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Alex Wood on Alex Wood: Chatting with the Braves' breakout starter

Chatting with Alex Wood about his 2014 season, his mechanics, and more!

Marc Serota

Alex Wood was one of the brightest spots on an Atlanta Braves club that was disappointing as a whole in 2014.

The 23-year-old lefty, who was selected in the second round of the 2012 Amateur Draft, ascended quickly to the big leagues, making his debut last May as a reliever. Wood mostly worked out of the bullpen in 2013, although he did make 11 starts. His first season in the Majors was promising, as he finished with a 3.13 ERA (2.65 FIP). A slight red flag was the disparity between his numbers as a starter and a reliever, however. Wood's ERA and FIP as a reliever (2.08/2.18) were markedly better than as a starter (3.54/3.57). This gave ammunition to those who believed that Wood was more of a two-pitch pitcher who would have a more plausible future in the Majors as a southpaw weapon out of the bullpen.

Wood flipped that logic on its head in 2014. After winning a spot in the rotation in Spring Training, Wood turned in numbers consistent with those of a bonafide front-end starter. He ended up making 24 starts on the season due to a short reprieve in May and June in which he served as a reliever, partially due to Gavin Floyd and Mike Minor's returns in early May, and partially due to a desire to limit the lefty's innings. Wood finished with all-around excellent numbers in 2014, turning in a 2.78 ERA, a 3.25 FIP, and a 3.16 SIERA in 171.1 innings of work. He was even better as a starter, compiling a minuscule 2.59 ERA. He struck out 24.5% of hitters and only walked 6.5%, good for the sixteenth-best K%-B% of all qualified Major League pitchers.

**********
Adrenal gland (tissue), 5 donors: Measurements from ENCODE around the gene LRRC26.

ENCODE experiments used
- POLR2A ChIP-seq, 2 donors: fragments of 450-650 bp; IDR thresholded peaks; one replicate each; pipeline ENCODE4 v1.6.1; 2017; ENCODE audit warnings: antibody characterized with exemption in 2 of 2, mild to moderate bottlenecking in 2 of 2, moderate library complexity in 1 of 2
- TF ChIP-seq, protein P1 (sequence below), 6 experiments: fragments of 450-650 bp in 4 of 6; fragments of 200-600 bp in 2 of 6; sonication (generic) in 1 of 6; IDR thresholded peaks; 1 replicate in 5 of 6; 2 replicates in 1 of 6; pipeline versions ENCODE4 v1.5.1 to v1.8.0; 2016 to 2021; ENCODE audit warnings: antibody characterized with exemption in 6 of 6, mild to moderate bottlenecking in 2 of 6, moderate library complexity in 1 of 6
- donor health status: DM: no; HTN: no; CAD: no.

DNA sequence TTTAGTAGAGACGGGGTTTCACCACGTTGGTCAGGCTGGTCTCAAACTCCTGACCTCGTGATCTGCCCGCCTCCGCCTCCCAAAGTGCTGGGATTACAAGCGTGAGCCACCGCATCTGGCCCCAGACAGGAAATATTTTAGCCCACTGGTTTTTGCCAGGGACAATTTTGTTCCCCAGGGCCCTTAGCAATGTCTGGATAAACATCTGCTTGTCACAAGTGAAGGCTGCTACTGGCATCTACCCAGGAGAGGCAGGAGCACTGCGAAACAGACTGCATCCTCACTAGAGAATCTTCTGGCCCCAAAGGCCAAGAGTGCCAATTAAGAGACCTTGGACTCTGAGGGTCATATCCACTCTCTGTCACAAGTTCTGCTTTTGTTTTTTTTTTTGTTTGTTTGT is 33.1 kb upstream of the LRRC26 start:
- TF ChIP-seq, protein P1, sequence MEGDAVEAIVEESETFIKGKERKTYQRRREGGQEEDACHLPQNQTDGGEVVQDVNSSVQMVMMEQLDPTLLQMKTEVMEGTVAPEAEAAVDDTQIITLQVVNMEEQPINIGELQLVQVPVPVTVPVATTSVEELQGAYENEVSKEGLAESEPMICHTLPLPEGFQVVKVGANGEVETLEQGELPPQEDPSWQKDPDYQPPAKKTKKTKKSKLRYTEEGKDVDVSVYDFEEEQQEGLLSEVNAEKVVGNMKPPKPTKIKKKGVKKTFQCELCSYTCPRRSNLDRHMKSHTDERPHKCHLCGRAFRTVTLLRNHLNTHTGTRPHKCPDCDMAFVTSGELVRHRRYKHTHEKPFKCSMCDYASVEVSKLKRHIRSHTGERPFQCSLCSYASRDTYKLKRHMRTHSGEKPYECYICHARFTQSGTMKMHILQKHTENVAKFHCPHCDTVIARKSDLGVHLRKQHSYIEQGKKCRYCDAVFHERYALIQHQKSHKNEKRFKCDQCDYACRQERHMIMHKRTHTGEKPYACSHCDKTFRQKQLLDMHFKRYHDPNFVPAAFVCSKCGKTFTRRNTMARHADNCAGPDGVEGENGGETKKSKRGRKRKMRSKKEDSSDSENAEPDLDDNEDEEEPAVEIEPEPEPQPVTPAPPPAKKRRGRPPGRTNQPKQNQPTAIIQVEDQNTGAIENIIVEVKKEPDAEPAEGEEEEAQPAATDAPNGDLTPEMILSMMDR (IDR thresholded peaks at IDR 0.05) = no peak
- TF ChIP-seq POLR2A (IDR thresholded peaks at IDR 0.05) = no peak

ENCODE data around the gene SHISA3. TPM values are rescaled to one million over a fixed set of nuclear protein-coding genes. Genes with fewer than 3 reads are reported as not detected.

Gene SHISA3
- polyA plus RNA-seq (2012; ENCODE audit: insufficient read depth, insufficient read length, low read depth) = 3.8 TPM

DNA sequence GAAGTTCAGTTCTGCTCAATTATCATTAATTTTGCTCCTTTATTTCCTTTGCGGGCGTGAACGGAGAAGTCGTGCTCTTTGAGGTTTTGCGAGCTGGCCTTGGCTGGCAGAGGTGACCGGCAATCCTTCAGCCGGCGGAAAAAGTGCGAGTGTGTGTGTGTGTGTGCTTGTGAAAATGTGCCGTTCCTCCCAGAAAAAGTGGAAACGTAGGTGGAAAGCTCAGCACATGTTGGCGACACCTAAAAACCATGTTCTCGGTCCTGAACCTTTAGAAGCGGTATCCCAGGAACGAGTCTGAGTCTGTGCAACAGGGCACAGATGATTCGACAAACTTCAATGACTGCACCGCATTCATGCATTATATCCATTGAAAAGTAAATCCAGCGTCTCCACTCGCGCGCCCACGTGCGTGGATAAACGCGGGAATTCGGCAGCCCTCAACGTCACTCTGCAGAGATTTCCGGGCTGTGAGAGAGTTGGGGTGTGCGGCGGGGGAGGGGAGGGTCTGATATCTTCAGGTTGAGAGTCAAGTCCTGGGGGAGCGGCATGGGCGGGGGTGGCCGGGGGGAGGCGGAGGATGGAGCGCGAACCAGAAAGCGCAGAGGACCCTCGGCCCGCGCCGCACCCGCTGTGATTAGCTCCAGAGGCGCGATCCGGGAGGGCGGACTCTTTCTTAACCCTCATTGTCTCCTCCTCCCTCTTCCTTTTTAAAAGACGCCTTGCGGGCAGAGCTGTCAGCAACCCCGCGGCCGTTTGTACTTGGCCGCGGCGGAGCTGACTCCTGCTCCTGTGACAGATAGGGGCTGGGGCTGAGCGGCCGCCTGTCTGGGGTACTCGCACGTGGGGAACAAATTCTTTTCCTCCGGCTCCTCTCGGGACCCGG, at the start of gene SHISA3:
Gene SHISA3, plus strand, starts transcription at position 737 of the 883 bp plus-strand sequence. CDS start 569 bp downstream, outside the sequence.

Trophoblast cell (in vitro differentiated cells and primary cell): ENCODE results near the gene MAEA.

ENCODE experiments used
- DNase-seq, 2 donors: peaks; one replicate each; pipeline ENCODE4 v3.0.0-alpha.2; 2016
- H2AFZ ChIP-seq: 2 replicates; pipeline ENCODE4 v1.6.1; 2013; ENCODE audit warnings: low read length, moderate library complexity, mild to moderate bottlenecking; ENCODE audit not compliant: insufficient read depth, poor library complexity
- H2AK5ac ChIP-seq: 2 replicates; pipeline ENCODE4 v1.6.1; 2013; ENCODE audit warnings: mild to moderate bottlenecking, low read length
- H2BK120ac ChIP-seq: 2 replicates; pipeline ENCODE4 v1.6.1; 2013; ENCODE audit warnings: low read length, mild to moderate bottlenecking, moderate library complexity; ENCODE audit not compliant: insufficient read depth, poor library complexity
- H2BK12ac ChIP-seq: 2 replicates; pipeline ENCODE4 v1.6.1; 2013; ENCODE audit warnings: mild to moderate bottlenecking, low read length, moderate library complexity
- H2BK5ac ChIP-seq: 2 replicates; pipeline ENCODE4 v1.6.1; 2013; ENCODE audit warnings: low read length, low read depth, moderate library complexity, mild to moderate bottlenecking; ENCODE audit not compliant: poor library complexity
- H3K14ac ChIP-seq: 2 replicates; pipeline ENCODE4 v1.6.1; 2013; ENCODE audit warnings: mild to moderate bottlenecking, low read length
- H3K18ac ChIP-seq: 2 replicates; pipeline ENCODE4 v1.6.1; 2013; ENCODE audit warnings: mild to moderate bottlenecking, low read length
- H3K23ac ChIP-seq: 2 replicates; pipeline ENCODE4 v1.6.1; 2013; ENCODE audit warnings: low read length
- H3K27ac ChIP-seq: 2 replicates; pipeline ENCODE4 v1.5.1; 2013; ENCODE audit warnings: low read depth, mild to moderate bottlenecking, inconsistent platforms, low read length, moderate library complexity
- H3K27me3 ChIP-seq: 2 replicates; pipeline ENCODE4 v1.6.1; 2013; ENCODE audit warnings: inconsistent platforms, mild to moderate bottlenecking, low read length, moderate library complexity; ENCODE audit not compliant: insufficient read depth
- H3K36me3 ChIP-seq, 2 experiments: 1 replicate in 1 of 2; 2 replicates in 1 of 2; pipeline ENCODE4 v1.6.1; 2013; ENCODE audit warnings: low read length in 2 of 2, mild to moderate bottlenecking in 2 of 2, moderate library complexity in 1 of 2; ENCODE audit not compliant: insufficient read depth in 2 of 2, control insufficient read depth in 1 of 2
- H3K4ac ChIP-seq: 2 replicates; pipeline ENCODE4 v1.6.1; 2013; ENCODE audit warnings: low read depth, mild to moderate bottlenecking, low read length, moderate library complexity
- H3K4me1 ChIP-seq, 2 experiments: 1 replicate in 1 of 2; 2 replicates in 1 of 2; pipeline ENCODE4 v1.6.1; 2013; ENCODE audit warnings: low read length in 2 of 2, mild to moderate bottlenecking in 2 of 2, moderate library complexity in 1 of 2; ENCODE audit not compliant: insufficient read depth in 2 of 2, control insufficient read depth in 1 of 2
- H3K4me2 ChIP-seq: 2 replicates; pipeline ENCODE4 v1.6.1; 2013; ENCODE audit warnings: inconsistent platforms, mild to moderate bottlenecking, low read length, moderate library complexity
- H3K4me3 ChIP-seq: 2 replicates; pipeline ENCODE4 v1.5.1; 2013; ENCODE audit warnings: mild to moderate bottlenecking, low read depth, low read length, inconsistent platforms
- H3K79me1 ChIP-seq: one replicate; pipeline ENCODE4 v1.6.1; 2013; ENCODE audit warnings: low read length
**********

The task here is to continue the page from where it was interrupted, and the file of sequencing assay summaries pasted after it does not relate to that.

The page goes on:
Alex was gracious enough to agree to answer some questions via email that I had for him following his strong season. So, without further, ado: Alex Wood on Alex Wood!


Ian MorrisOne of the biggest concerns that many evaluators had about you as an amateur and as a prospect was your breaking ball. You've mentioned that Craig Kimbrel and Jonny Venters helped teach you the knuckle-curve. In 2014, you started throwing the knuckle-curve more often and more effectively than you did last year, and it became one of the most effective breaking pitches in baseball. What changes or improvements were made to this pitch?

Alex Wood: I knew in the offseason that one of the things I needed to accomplish was to have my breaking ball progress to that next level where I could consistently throw it for strikes whenever I needed to, even if I ended up having to sacrifice a little movement in the process. So, I continued to throw the knuckle-curve, just a different variation of it, that I felt comfortable with and that I thought I would be able to command.

Sure enough, in looking at the data, Wood did sacrifice some movement on his curveball in order for better control of the pitch. According to Brooks Baseball, Wood lost 1.2 inches of vertical movement off of his curveball and lost 1.44 inches of horizontal movement. Despite this lessened movement, his curveball was highly effective. Hitters managed only a 35 wRC+ against the pitch, and he threw 43.5% of curves in the zone after throwing 34.7% in the zone last season, a sign of better control. Other data, such as his improvement from a 20.4% chase percentage in 2013 to 37.6% in 2014, goes to show how Wood was able to maintain better command of the pitch, and thus, make it more effective. In fact, based on weighted pitch values, Wood's curveball was the eleventh-best among qualified starters in the league.

IM: In looking at your average fastball/sinker velocity from 2013 to 2014, it decreased from about 92.6 mph on average to about 90.8 mph on average. Obviously, you can throw harder out of the bullpen than as a starter, but do you think that the physical toll from throwing more innings contributed to this decline, or was it more a conscious decision to conserve your arm on your part (or maybe both)?